I remember meeting Rachel for the first time. I think her and some of her friends were painting the cannon. She was wearing a wool hat with a pompom on it. I grew up skiing, so I recognize details like that. Wool hats, in particular. We were really friends for the four years that we were here as undergrads. We actually dated a bunch of each other’s friends, and it wasn’t until post-college that we started dating ourselves.

But she was the original entrepreneur in our family, and after Tufts, she went into publishing, and then went into fashion PR, and on the side, started designing rings and jewelry—contemporary and costume jewelry, and she was on an appointment with a fashion editor, and the editor was like, “Oh my God, that ring’s incredible, who made it?” And she said, “Oh, well I designed it,” and the editor said, “Well, I’m doing a story on you as an up-and-coming designer,” and she literally launched Rachel Lee Jewelry at that point, threw up a website, ended up growing the business to sell in over 400 stores across the world. Ended up selling that business, and then has since started Rockets of Awesome, which designs and sells children’s apparel online, tries to make it as easy as possible for kids and parents to find the right clothes.

The two of us being entrepreneurs, I think, is nice, in that we sort of understand each other’s day-to-day, and the fact that it’s 24/7 and it never turns off. But it also requires a lot of coordination, so we obviously share Google Calendars and are constantly moving things around. I got in a little trouble because I forgot to give her a heads up that I was coming to Boston and Medford— [laughs]

SOLOMONT: Oh dear. Do you need a note from your sponsor?

BLUMENTHAL: I might. A get-out-of-jail-free card.

SOLOMONT: Gotcha. Let me ask you to give some advice to students who are going to hear this or read this. So tell us what advice you’d give to current students who dream of becoming successful entrepreneurs, and what advice do you wish somebody had given you when you graduated?

BLUMENTHAL: I think the most important attribute for any job, including, perhaps, starting your own business, is to be proactive. So much of the way we learn is often reactive, and in the workplace, to succeed, you have to be proactive.

And what I mean by that is yes, your manager is going to give you a job description, and hopefully you read that before you apply and get the job. Yes, they’re going to establish some goals for you, but you have to be constantly seeking out ways to add value to the organization. Whether it’s for profit, nonprofit, sort of in the public sector or the private sector. What can you do to make the organization better? And that might be keeping your eyes and ears open and noticing something’s not working that well, and then coming up with a few ideas to make it better—because it’s not just good enough to say, “Hey, I think there’s a problem here.” It’s, “Hey, here’s a problem. Here are three ways to solve it. I think this is the best way to solve it, and with your blessing as my manager, I’d love to pursue that.”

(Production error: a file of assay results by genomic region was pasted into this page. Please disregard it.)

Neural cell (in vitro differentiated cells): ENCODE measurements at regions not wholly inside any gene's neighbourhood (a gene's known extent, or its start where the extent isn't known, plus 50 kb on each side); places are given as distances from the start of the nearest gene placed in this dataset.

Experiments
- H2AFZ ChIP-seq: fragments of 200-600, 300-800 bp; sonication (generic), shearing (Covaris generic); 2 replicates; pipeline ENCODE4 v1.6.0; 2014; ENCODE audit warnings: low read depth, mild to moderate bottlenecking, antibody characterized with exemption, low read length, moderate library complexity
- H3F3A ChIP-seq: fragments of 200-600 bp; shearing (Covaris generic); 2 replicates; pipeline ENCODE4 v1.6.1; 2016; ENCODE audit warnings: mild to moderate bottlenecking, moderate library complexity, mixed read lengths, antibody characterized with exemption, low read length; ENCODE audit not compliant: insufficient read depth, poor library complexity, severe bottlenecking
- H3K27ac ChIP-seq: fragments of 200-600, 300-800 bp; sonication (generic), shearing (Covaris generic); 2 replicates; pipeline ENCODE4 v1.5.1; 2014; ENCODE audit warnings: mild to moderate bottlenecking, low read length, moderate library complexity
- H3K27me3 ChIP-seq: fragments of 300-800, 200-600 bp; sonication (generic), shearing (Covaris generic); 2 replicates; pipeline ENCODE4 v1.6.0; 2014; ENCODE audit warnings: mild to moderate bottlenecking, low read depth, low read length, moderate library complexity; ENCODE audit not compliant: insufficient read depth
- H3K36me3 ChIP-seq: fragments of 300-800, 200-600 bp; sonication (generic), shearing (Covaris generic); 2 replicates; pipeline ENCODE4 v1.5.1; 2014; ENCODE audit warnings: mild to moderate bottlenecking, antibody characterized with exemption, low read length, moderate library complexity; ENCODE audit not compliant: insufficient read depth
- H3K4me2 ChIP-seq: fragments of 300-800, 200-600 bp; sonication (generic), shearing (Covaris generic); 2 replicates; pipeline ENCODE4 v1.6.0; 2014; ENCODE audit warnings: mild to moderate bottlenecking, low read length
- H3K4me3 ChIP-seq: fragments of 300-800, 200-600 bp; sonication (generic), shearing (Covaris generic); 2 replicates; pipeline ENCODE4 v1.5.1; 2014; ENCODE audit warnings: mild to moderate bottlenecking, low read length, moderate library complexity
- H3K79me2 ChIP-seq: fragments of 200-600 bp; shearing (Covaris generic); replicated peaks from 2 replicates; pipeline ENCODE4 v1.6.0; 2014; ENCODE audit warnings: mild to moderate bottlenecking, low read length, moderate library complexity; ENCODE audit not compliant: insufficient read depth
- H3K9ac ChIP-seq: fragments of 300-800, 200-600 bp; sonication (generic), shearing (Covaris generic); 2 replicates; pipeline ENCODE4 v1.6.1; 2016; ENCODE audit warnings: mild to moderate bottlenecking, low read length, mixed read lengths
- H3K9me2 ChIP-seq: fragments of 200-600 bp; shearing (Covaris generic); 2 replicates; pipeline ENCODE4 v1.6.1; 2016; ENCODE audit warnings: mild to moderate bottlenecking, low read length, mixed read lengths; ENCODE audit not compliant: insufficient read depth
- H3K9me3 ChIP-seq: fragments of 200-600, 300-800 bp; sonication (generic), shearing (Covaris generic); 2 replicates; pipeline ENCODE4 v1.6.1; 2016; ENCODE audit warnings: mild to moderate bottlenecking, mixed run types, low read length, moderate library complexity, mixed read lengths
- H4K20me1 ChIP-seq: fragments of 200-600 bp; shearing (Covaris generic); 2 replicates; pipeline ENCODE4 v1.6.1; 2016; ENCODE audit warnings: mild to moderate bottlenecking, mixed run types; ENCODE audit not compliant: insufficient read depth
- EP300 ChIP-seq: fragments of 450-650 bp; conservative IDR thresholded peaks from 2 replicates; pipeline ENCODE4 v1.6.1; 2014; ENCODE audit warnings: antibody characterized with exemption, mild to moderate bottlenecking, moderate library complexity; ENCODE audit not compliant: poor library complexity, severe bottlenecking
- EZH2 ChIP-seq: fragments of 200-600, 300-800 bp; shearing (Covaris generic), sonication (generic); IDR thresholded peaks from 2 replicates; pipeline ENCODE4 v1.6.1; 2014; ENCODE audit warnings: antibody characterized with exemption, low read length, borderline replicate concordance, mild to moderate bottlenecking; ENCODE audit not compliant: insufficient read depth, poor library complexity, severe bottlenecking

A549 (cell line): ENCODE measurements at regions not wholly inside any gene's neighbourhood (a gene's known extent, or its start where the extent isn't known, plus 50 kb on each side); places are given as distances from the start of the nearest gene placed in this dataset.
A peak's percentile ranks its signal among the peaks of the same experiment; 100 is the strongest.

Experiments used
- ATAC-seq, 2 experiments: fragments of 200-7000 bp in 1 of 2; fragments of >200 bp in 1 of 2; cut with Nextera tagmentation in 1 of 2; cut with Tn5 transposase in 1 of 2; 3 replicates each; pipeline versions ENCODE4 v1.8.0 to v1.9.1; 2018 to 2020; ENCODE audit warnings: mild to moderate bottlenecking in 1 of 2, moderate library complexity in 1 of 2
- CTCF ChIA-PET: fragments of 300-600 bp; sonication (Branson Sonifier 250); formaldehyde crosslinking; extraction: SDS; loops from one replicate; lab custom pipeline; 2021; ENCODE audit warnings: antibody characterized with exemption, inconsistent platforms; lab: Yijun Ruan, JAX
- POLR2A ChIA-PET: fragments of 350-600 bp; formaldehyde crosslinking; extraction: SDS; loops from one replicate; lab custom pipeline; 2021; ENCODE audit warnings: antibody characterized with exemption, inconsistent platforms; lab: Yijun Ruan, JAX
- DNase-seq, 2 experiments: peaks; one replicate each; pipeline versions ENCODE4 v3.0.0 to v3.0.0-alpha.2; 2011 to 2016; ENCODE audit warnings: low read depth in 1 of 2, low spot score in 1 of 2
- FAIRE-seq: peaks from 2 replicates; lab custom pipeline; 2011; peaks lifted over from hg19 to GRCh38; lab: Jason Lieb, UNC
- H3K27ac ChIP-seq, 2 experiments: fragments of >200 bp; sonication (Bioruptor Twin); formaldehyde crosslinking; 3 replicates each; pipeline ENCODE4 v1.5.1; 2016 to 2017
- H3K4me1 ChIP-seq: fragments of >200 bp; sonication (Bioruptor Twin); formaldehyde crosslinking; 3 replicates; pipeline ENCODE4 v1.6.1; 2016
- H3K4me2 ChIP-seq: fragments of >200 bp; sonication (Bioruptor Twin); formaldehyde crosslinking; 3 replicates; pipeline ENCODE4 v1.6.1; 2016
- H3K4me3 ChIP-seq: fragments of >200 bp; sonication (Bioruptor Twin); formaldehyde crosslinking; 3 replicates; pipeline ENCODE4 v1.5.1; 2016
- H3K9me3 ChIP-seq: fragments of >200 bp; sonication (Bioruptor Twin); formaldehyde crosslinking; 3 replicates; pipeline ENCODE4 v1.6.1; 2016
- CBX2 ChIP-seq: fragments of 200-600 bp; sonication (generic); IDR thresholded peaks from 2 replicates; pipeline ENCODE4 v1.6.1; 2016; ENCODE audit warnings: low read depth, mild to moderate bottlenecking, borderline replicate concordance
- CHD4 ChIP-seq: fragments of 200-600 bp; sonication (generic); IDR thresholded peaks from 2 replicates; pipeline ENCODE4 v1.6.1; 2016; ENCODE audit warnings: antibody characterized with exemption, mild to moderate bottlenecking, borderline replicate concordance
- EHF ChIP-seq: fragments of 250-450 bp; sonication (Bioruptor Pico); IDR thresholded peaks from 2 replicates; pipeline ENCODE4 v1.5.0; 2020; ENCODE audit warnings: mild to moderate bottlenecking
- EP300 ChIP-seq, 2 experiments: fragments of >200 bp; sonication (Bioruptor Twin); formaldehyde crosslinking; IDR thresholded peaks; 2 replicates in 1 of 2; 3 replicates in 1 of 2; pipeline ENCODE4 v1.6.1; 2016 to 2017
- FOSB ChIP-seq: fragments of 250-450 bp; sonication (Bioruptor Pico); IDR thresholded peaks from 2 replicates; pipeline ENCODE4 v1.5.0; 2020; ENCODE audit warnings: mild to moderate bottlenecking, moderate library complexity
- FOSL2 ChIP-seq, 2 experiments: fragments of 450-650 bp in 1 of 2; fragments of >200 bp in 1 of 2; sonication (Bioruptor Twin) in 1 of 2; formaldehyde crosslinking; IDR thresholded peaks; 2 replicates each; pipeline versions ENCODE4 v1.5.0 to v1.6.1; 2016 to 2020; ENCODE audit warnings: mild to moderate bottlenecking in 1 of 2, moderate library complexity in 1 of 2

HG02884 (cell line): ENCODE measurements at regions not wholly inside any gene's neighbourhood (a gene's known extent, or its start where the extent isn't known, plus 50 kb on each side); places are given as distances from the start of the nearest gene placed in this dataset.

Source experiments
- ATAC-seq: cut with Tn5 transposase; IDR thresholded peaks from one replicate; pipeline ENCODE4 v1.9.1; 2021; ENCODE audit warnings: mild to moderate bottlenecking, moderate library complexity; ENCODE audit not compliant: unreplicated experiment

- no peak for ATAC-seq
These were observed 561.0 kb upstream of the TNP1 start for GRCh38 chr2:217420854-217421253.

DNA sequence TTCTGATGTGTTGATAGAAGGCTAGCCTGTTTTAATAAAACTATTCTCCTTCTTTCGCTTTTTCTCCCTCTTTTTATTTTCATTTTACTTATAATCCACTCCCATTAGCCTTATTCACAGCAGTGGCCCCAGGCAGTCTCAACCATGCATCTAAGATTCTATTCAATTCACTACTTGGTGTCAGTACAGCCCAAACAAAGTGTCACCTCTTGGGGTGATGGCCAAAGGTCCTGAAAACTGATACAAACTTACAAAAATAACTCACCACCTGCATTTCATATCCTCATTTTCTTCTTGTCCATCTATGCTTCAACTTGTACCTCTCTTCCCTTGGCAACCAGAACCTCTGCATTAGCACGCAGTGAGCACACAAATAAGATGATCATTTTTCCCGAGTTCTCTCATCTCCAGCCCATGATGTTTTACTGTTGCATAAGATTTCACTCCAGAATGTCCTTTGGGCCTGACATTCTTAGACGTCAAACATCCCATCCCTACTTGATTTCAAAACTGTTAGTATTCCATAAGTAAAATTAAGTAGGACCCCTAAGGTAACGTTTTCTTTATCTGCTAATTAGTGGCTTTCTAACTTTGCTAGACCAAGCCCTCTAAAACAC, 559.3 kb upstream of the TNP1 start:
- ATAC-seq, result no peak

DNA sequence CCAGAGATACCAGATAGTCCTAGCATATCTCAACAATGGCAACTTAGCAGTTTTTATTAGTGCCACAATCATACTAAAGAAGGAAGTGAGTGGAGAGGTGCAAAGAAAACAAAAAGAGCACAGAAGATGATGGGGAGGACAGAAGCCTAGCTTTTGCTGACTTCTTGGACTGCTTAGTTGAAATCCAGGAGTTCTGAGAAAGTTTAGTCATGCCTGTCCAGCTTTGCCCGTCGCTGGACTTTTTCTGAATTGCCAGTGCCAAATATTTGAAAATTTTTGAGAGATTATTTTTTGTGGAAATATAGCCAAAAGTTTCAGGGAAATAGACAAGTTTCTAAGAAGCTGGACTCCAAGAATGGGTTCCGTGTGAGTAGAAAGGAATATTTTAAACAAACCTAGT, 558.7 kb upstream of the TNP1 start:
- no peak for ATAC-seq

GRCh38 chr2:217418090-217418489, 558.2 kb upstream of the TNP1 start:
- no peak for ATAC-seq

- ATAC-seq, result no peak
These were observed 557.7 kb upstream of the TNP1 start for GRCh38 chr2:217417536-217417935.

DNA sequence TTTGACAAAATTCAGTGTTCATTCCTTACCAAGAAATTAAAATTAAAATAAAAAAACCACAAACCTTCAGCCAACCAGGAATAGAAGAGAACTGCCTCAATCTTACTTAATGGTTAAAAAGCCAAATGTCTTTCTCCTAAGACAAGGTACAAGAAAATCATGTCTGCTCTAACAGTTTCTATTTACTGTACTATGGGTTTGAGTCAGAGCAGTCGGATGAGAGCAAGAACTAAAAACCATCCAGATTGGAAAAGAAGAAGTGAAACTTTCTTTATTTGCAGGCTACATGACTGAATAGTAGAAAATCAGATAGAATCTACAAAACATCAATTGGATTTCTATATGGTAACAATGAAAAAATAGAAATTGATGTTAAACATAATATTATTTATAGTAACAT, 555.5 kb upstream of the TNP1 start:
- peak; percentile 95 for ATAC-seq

SOLOMONT: You’re hired.

BLUMENTHAL: Thanks. And that’s how one is successful, and an entrepreneur, I think, just exemplifies those qualities probably to the max, in that they see a challenge in the world and view it as an opportunity, and they start a company or an organization to resolve it. It’s the ultimate form of proactivity.

SOLOMONT: Tell us about some of the highlights of your four years as a student at Tufts. Besides meeting Rachel.

BLUMENTHAL: Some of my friends would make fun of me because I would have lunch in Carmichael Hall, and would, you know, rather than maybe spend a reasonable thirty minutes or an hour having lunch, I’d be there for two hours, going from table to table, talking and hanging out with everybody. Spring Fling, I always remember, was quite fun, and now being back on campus and seeing some of the trees start to bud, and the smell of mulch always takes me back. I really enjoyed my time here, and some of my best friends were my classmates. Actually, just last week, a bunch of us were out to dinner, and—yeah. Great memories.

SOLOMONT: Well, we’ll have to keep you coming back. So one more question for you. Tell us one more thing about yourself or your work that most people don’t know.

BLUMENTHAL: I think one of the things that probably most people don’t know about me is that at times, I can be competitive, and I think that can be a really good thing, as a strong motivator. The trick is not to have it impact the way that one interacts with other people. But ambition and drive, regardless of where that’s coming from, is generally a good thing.

SOLOMONT: And good competitors usually know that a team approach is the best.

BLUMENTHAL: Always. Always. If you want to go fast for a short period, maybe go by yourself. If you want to go far, go with others.

SOLOMONT: Well, Neil Blumenthal, this has been a pleasure. Thank you very much. It’s a delight to welcome you back to Tufts, and I’m sure people are going to be really interested in what you have to say.

BLUMENTHAL: Thanks for having me.

HOST: Thanks for listening to this episode of Tell Me More. Please subscribe and rate and review us wherever you get your podcasts. We’d also welcome your thoughts on the series. You can reach us at tellmemore@tufts.edu. That’s T-U-F-T-S dot E-D-U. Tell Me More is produced by Katie McLeod Strollo, Steffan Hacker, Dave Nuscher, and Anna Miller. This episode was edited by Anna Miller. Web production and editing support provided by Taylor McNeil. Special thanks to the Jonathan M. Tisch College of Civic Life. Our theme music is sourced from De Wolfe Music. And my name is Patrick Collins. Until next time—be well.